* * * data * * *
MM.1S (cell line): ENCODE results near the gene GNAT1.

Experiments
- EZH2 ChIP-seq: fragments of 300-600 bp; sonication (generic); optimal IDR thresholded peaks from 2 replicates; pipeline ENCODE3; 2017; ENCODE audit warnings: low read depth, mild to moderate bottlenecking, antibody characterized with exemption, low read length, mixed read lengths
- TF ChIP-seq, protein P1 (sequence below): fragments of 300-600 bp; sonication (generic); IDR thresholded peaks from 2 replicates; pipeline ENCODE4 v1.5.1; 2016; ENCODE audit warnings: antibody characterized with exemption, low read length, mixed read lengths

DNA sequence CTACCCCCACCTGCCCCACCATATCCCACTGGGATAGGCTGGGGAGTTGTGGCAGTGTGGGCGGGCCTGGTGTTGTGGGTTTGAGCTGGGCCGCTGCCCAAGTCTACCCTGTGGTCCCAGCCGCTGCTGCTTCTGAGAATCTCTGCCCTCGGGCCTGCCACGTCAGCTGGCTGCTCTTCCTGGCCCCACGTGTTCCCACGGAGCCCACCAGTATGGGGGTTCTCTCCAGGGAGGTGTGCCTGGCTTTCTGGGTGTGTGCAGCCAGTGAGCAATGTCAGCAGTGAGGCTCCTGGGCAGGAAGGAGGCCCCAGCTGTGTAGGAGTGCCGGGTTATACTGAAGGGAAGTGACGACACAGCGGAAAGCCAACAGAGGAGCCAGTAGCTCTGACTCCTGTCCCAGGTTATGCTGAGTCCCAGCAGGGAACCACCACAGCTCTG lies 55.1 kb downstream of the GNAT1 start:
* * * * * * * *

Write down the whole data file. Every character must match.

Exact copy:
MM.1S (cell line): ENCODE results near the gene GNAT1.

Experiments
- EZH2 ChIP-seq: fragments of 300-600 bp; sonication (generic); optimal IDR thresholded peaks from 2 replicates; pipeline ENCODE3; 2017; ENCODE audit warnings: low read depth, mild to moderate bottlenecking, antibody characterized with exemption, low read length, mixed read lengths
- TF ChIP-seq, protein P1 (sequence below): fragments of 300-600 bp; sonication (generic); IDR thresholded peaks from 2 replicates; pipeline ENCODE4 v1.5.1; 2016; ENCODE audit warnings: antibody characterized with exemption, low read length, mixed read lengths

DNA sequence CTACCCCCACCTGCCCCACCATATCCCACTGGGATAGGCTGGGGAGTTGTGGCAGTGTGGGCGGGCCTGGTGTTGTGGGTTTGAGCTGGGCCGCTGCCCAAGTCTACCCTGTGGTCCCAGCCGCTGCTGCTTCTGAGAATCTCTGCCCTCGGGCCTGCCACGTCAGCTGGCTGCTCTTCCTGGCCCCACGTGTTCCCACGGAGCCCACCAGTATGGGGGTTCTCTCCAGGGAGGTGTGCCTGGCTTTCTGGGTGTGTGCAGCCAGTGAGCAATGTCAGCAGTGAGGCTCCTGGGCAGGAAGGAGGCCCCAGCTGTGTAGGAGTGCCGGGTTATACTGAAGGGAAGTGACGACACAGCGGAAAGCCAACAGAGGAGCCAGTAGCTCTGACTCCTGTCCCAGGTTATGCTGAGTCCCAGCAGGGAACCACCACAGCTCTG lies 55.1 kb downstream of the GNAT1 start: